Despite TikTok’s repeated assurances that U.S. user data is perfectly safe from the prying eyes of communist China, leaked audio suggests otherwise.
“Everything is seen in China,” a TikTok Trust and Safety Department member said in an audio recording from September 2021 according to a report last week by Buzzfeed News.
The outlet identified a total of 14 statements from nine TikTok employees that corroborated the social video platform’s lax policies that have allowed their China-based parent company ByteDance to access private information about American users.
A September recording has an alarming statement from a corporate executive noting that there is an engineer known as a “Master Admin” that “has access to everything.”
Former President Donald Trump seriously considered an outright ban on the social media platform in the summer of 2020 around the same time the Senate introduced a bill to prohibit it on government devices.
Trump confirms possible TikTok ban days after Joe Biden’s team was warned not to use it https://t.co/QFASKhkwSh
— Conservative News (@BIZPACReview) July 29, 2020
Several other statements confirm that the proposed restriction on the app with ties to China may not have been such a bad idea after all.
“I feel like with these tools, there’s some backdoor to access user data in almost all of them, which is exhausting,” a consultant said in September 2021 to another person.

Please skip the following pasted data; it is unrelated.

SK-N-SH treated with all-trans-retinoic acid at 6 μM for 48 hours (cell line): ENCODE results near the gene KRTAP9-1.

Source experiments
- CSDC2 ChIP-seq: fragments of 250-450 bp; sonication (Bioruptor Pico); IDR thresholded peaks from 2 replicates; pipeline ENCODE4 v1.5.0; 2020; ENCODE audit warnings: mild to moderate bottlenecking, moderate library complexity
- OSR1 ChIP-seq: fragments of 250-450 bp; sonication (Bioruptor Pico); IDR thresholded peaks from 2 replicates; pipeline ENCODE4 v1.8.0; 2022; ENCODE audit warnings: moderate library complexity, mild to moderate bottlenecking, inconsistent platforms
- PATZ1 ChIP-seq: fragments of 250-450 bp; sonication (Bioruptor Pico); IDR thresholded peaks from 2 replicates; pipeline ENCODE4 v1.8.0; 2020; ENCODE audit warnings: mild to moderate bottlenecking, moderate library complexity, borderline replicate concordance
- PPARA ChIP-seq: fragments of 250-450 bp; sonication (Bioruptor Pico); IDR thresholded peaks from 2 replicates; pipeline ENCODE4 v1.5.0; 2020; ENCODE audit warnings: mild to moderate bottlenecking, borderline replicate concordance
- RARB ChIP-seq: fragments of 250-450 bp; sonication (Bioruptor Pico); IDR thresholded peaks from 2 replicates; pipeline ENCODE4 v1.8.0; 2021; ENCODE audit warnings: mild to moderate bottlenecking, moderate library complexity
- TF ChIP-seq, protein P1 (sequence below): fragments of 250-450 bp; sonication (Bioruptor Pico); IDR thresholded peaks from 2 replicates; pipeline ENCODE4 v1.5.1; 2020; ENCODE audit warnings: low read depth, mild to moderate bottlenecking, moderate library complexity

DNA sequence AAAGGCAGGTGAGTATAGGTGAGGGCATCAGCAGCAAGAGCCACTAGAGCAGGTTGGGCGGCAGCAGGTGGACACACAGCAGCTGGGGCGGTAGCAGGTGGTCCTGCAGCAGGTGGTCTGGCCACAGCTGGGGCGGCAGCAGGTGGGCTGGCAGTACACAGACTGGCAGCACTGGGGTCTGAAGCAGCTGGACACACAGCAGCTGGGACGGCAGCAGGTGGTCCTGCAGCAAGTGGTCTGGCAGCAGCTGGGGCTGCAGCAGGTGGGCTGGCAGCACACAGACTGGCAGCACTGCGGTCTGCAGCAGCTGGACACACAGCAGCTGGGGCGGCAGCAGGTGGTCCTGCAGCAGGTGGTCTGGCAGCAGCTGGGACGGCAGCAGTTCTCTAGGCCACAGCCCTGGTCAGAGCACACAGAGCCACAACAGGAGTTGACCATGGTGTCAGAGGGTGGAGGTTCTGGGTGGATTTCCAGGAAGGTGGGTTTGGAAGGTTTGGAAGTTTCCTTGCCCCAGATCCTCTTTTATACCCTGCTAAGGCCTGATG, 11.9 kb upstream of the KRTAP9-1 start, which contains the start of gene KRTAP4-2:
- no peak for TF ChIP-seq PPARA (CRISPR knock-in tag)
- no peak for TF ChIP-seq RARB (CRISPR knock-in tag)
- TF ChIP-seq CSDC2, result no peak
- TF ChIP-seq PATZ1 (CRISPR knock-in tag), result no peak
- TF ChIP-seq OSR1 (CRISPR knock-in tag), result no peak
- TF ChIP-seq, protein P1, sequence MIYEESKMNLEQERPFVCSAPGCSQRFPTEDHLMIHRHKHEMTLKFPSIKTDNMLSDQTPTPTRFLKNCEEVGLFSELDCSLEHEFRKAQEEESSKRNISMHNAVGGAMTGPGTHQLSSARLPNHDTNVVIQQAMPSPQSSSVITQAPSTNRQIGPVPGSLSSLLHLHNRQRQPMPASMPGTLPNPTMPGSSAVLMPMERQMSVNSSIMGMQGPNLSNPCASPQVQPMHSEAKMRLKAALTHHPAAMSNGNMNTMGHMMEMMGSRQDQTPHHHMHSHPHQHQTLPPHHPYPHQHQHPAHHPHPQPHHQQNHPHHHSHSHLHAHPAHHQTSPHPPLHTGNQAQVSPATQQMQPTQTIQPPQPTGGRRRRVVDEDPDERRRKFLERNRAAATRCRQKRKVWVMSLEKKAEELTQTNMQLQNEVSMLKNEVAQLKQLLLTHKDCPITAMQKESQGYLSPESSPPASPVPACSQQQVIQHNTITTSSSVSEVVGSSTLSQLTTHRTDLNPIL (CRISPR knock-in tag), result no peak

However, a Booz Allen Hamilton spokesperson denied the consultant’s comment was true and called it “inaccurate.”
“[A]t this point I’m not in a position to further discuss or even confirm/deny our relationship with any client. But I can tell you that what you’re asserting here is inaccurate,” Jessica Klenk said.
Several other conversations in November 2021 suggest that there are hidden tools that were a complete mystery to data scientists working for TikTok.
“Nobody has really documented, uh, like, a how-to,” one data scientist said. “And there are items within the tools that nobody knows what they’re for.”
TikTok quickly published a response to the report to note that additional protections on U.S. user data were being implemented.
“We’re also making operational changes in line with this work – including the new department we recently established, with US-based leadership, to solely manage US user data for TikTok. Together, these changes will enforce additional employee protections, provide more safeguards, and further minimize data transfer outside of the US,” the Friday statement read.
“This is an important direction from a systems and data security standpoint, and part of our focus on preserving an interconnected experience for our global community while building a security-first culture,” it said.
But location isn’t everything, at least according to a digital and cyberspace policy expert with the Council on Foreign Relations.
“Physical location does not matter if the data can still be accessed from China,” Adam Segal said in an email.
The “concern would be that data would still end up in the hands of Chinese intelligence if people in China were still accessing,” he added.
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